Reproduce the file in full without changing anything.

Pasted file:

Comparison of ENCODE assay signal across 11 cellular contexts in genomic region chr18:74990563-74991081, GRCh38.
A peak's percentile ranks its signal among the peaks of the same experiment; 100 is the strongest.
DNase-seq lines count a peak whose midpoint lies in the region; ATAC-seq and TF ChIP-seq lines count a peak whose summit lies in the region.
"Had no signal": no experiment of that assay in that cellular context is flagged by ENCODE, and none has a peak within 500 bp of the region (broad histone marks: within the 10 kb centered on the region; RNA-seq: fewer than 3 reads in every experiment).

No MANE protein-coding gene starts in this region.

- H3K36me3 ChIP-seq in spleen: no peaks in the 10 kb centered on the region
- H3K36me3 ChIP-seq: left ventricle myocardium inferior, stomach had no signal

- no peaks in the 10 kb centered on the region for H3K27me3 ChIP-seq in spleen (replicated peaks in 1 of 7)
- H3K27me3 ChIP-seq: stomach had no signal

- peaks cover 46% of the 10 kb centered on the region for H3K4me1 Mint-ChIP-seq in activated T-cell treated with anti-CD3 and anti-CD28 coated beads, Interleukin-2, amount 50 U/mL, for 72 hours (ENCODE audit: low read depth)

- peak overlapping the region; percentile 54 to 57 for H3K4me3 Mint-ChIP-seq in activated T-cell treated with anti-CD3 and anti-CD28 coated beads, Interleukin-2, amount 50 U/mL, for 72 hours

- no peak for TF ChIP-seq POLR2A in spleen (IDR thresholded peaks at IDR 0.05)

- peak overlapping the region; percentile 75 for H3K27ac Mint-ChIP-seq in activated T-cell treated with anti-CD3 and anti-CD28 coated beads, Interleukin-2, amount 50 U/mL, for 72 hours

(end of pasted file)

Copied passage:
Comparison of ENCODE assay signal across 11 cellular contexts in genomic region chr18:74990563-74991081, GRCh38.
A peak's percentile ranks its signal among the peaks of the same experiment; 100 is the strongest.
DNase-seq lines count a peak whose midpoint lies in the region; ATAC-seq and TF ChIP-seq lines count a peak whose summit lies in the region.
"Had no signal": no experiment of that assay in that cellular context is flagged by ENCODE, and none has a peak within 500 bp of the region (broad histone marks: within the 10 kb centered on the region; RNA-seq: fewer than 3 reads in every experiment).

No MANE protein-coding gene starts in this region.

- H3K36me3 ChIP-seq in spleen: no peaks in the 10 kb centered on the region
- H3K36me3 ChIP-seq: left ventricle myocardium inferior, stomach had no signal

- no peaks in the 10 kb centered on the region for H3K27me3 ChIP-seq in spleen (replicated peaks in 1 of 7)
- H3K27me3 ChIP-seq: stomach had no signal

- peaks cover 46% of the 10 kb centered on the region for H3K4me1 Mint-ChIP-seq in activated T-cell treated with anti-CD3 and anti-CD28 coated beads, Interleukin-2, amount 50 U/mL, for 72 hours (ENCODE audit: low read depth)

- peak overlapping the region; percentile 54 to 57 for H3K4me3 Mint-ChIP-seq in activated T-cell treated with anti-CD3 and anti-CD28 coated beads, Interleukin-2, amount 50 U/mL, for 72 hours

- no peak for TF ChIP-seq POLR2A in spleen (IDR thresholded peaks at IDR 0.05)

- peak overlapping the region; percentile 75 for H3K27ac Mint-ChIP-seq in activated T-cell treated with anti-CD3 and anti-CD28 coated beads, Interleukin-2, amount 50 U/mL, for 72 hours